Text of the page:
RAC: 42,353
Australia
Message 918655 - Posted: 17 Jul 2009, 8:01:08 UTC - in response to Message 918654.
Last modified: 17 Jul 2009, 8:01:44 UTC

Hi guys Just a query, the program says i have 3 work units ready to report. They have been sitting in tasks for days. The other work units have benn uploaded. Is this an issue with the program or the server?

Neither.
Reporting tends to put a fair load on the database, so it's only done when absolutely necessary.
From memory it's generally when requesting more work, or the deadline of a result is close.
____________
Grant
Darwin NT.

nero
Send message
Joined: 28 Jun 03
Posts: 5
Credit: 18,414
RAC: 0
Australia
Message 918658 - Posted: 17 Jul 2009, 8:51:13 UTC - in response to Message 918655.

Thanks Grant
I will wait till the other work units are done before I request more work. The ones that are ready for repoerting are not due till next month.

nero
Send message
Joined: 28 Jun 03
Posts: 5
Credit: 18,414
RAC: 0
Australia
Message 918660 - Posted: 17 Jul 2009, 8:57:58 UTC

Just to let you know they reported when I finished typing the last message. ET must be around QLD Australia, < attempt at a joke.

Profile Ageless
Avatar
Send message
Joined: 9 Jun 99
Posts: 12128
Credit: 2,522,373
RAC: 475
Netherlands
Message 918665 - Posted: 17 Jul 2009, 10:00:46 UTC - in response to Message 918601.

You know, some people had pointed that out already in this same thread... ;-)

And now we are three.

Four, including John's reply just before your reply. :-)
____________
Jord

Loving awareness is free.

Richard Haselgrove
Volunteer tester
Send message
Joined: 4 Jul 99
Posts: 8275
Credit: 44,971,913
RAC: 13,803
United Kingdom
Message 918666 - Posted: 17 Jul 2009, 10:03:56 UTC - in response to Message 918665.

You know, some people had pointed that out already in this same thread... ;-)

And now we are three.

Four, including John's reply just before your reply. :-)

Which is what I was commenting on.

OK, you got me: I can't count.

John McLeod VII
Volunteer developer
Volunteer tester
Avatar
Send message
Joined: 15 Jul 99
Posts: 23702
Credit: 493,715
RAC: 150
United States
Message 918686 - Posted: 17 Jul 2009, 11:31:36 UTC - in response to Message 918655.

Hi guys Just a query, the program says i have 3 work units ready to report. They have been sitting in tasks for days. The other work units have benn uploaded. Is this an issue with the program or the server?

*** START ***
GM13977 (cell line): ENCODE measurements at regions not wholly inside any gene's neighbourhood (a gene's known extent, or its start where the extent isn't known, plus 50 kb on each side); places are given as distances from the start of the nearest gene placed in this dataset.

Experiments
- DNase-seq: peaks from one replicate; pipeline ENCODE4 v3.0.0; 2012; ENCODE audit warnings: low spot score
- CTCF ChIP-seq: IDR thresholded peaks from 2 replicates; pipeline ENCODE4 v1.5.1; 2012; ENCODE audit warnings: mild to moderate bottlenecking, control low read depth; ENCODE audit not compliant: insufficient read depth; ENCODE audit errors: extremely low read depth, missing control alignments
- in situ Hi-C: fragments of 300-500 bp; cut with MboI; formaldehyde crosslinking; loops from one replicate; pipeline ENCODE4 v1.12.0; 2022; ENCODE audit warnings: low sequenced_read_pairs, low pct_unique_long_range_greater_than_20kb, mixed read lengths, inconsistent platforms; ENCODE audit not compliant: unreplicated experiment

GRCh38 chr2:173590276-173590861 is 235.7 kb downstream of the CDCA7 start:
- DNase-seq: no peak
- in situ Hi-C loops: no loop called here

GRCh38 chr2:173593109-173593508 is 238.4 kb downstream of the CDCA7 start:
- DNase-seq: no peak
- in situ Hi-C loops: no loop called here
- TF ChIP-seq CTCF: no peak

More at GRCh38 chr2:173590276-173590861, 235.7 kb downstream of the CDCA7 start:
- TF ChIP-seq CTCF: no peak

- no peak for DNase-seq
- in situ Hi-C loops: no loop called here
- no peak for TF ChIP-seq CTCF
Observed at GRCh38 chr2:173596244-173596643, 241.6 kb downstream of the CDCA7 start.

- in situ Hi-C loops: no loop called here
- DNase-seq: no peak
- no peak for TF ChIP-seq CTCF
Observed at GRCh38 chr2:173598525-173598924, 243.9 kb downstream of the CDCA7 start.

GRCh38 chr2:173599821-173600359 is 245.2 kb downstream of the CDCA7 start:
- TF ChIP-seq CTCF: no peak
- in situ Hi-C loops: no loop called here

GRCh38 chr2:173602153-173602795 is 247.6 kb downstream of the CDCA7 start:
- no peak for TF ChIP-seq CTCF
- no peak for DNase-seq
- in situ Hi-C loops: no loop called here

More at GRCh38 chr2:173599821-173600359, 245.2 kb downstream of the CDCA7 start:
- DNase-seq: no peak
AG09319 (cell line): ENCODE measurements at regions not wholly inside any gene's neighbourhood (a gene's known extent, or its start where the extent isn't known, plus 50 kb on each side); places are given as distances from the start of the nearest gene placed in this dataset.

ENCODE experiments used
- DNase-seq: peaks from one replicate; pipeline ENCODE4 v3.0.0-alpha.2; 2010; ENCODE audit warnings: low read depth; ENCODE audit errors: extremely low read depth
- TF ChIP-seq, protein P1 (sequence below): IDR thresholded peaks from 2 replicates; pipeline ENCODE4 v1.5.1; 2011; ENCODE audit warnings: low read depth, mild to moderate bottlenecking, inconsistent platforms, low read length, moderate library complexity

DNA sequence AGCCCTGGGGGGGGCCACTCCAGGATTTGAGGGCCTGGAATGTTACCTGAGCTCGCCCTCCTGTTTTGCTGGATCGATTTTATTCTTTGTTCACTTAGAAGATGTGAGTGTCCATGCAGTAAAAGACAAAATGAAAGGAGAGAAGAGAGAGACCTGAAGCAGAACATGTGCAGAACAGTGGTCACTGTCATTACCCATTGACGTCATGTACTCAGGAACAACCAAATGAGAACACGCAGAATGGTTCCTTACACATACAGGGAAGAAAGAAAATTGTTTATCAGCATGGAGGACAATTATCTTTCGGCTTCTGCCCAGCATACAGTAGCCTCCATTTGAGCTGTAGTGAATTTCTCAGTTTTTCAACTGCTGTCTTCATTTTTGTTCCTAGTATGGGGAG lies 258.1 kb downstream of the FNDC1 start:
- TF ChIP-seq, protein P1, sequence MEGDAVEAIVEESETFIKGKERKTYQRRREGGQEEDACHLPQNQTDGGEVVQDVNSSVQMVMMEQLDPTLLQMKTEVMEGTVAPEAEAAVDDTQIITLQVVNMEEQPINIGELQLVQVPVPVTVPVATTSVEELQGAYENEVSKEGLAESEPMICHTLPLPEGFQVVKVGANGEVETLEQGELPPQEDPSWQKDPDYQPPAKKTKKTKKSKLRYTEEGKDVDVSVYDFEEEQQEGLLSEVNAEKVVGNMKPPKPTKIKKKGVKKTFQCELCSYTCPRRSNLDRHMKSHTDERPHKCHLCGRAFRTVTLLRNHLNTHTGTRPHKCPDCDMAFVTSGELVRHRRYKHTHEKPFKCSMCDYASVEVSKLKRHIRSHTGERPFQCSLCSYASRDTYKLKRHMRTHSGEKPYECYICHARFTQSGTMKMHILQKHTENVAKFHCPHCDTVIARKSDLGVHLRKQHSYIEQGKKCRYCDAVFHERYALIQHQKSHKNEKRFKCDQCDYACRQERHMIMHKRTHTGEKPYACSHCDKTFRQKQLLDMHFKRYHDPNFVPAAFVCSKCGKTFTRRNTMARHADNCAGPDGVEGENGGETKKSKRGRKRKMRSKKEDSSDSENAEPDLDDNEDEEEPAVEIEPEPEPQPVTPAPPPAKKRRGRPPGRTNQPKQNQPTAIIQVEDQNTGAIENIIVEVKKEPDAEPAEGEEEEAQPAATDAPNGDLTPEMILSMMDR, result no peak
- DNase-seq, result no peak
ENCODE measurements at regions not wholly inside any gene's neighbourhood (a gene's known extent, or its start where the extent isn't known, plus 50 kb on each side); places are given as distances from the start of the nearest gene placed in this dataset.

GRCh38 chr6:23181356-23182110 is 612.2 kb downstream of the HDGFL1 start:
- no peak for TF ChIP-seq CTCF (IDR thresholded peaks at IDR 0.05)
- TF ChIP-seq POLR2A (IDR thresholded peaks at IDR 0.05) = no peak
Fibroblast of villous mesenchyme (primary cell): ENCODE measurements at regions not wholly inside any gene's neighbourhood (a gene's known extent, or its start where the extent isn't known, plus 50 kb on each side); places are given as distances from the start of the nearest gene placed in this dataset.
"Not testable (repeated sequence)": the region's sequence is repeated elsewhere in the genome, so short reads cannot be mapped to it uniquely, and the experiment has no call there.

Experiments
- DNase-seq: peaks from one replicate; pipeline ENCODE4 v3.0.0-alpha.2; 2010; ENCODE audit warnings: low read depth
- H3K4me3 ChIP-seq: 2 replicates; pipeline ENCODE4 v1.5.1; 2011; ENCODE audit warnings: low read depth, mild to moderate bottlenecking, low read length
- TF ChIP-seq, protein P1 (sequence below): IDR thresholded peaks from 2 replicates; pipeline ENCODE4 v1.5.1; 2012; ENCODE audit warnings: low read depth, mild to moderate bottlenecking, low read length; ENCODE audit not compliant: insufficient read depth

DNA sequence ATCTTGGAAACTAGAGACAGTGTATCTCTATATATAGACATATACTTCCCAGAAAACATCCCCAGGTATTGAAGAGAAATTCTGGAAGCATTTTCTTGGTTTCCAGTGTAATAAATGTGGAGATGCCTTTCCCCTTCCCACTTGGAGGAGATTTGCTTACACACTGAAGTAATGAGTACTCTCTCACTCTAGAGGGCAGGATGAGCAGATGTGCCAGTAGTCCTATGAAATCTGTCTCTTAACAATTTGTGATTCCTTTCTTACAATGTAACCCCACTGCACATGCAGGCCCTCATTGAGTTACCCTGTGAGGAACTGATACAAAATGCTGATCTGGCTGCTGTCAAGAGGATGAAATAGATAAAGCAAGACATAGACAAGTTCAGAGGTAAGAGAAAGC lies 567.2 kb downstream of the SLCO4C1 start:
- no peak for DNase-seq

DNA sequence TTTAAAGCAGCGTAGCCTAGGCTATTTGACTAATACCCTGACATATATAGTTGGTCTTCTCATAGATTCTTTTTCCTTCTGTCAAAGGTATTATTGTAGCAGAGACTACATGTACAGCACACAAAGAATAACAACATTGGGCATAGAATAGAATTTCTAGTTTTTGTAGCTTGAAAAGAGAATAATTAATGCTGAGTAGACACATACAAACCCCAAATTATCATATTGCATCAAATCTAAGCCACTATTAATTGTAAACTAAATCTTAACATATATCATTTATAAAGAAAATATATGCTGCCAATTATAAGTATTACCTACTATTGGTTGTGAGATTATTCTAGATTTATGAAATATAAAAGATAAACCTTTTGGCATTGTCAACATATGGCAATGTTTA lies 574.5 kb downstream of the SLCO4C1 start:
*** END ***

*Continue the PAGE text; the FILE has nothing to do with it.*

Neither.
Reporting tends to put a fair load on the database, so it's only done when absolutely necessary.
From memory it's generally when requesting more work, or the deadline of a result is close.

Tasks are reported at the first of:

1) 24 hours before the report deadline.
2) Connect every X before the report deadline.
3) On completion of upload if after 1 or 2.
4) 24 hours after completion.
5) On a work request.
6) On the report of any other task.
7) On a trickle up message. (CPDN only as far as I know).
8) On a trickle down request. (No projects that I am aware of do this).
9) On a server specified minimum connect interval.
10 When the user pushes the "Update" button.
____________


BOINC WIKI

1mp0£173
Volunteer tester
Send message
Joined: 3 Apr 99
Posts: 8423
Credit: 356,897
RAC: 0
United States
Message 918775 - Posted: 17 Jul 2009, 18:10:27 UTC - in response to Message 918666.

You know, some people had pointed that out already in this same thread... ;-)

And now we are three.

Four, including John's reply just before your reply. :-)

Which is what I was commenting on.

OK, you got me: I can't count.

Which brings up the question: do we also count the people pointing out that it's already been suggested?
____________

clive G1FYE
Volunteer moderator
Send message
Joined: 4 Nov 04
Posts: 1300
Credit: 23,054,144
RAC: 5
United Kingdom
Message 918937 - Posted: 18 Jul 2009, 0:51:54 UTC - in response to Message 918775.
Last modified: 18 Jul 2009, 0:57:01 UTC

You know, some people had pointed that out already in this same thread... ;-)

And now we are three.

Four, including John's reply just before your reply. :-)

Which is what I was commenting on.

OK, you got me: I can't count.

Which brings up the question: do we also count the people pointing out that it's already been suggested?

Err, how many years are you going back . . ;)

Now then,
If they switch the forums off during the network / multiple motorway pileup days,
how much bandwidth can that save, without us being able to `talk` about it ?? ;)

edit - this thread is getting a nice s i z e . . . .

Grant (SSSF)
Send message
Joined: 19 Aug 99
Posts: 5566
Credit: 51,434,151
RAC: 42,353
Australia
Message 918961 - Posted: 18 Jul 2009, 1:47:13 UTC - in response to Message 918937.

Now then,
If they switch the forums off during the network / multiple motorway pileup days,
how much bandwidth can that save, without us being able to `talk` about it ?? ;)

None.
The forums use campus bandwidth, uploads & downloads go through a different network.
____________
Grant
Darwin NT.

Profile ML1
Volunteer tester
Send message
Joined: 25 Nov 01
Posts: 7945
Credit: 4,011,543
RAC: 862
United Kingdom
Message 919085 - Posted: 18 Jul 2009, 18:44:46 UTC - in response to Message 917572.
Last modified: 18 Jul 2009, 18:47:31 UTC